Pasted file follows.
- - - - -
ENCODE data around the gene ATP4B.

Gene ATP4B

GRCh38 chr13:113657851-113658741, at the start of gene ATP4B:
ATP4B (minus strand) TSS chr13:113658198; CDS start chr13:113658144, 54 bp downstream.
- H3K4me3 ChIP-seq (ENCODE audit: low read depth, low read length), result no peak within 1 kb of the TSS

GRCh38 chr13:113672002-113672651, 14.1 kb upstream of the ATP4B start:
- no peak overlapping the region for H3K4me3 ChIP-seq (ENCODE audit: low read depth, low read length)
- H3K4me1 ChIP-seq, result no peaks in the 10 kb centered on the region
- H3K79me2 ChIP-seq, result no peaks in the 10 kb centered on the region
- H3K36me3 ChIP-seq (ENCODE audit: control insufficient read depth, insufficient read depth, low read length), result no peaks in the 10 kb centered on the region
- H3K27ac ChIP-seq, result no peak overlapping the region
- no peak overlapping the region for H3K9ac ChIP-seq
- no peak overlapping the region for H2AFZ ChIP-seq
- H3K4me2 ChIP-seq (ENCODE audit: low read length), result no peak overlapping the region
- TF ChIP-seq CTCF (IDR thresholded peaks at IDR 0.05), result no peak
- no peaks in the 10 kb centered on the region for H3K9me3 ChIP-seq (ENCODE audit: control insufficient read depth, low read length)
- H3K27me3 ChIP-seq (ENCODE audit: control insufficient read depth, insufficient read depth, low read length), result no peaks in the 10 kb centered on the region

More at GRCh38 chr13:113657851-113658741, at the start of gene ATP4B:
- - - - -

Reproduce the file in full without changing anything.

ENCODE data around the gene ATP4B.

Gene ATP4B

GRCh38 chr13:113657851-113658741, at the start of gene ATP4B:
ATP4B (minus strand) TSS chr13:113658198; CDS start chr13:113658144, 54 bp downstream.
- H3K4me3 ChIP-seq (ENCODE audit: low read depth, low read length), result no peak within 1 kb of the TSS

GRCh38 chr13:113672002-113672651, 14.1 kb upstream of the ATP4B start:
- no peak overlapping the region for H3K4me3 ChIP-seq (ENCODE audit: low read depth, low read length)
- H3K4me1 ChIP-seq, result no peaks in the 10 kb centered on the region
- H3K79me2 ChIP-seq, result no peaks in the 10 kb centered on the region
- H3K36me3 ChIP-seq (ENCODE audit: control insufficient read depth, insufficient read depth, low read length), result no peaks in the 10 kb centered on the region
- H3K27ac ChIP-seq, result no peak overlapping the region
- no peak overlapping the region for H3K9ac ChIP-seq
- no peak overlapping the region for H2AFZ ChIP-seq
- H3K4me2 ChIP-seq (ENCODE audit: low read length), result no peak overlapping the region
- TF ChIP-seq CTCF (IDR thresholded peaks at IDR 0.05), result no peak
- no peaks in the 10 kb centered on the region for H3K9me3 ChIP-seq (ENCODE audit: control insufficient read depth, low read length)
- H3K27me3 ChIP-seq (ENCODE audit: control insufficient read depth, insufficient read depth, low read length), result no peaks in the 10 kb centered on the region

More at GRCh38 chr13:113657851-113658741, at the start of gene ATP4B: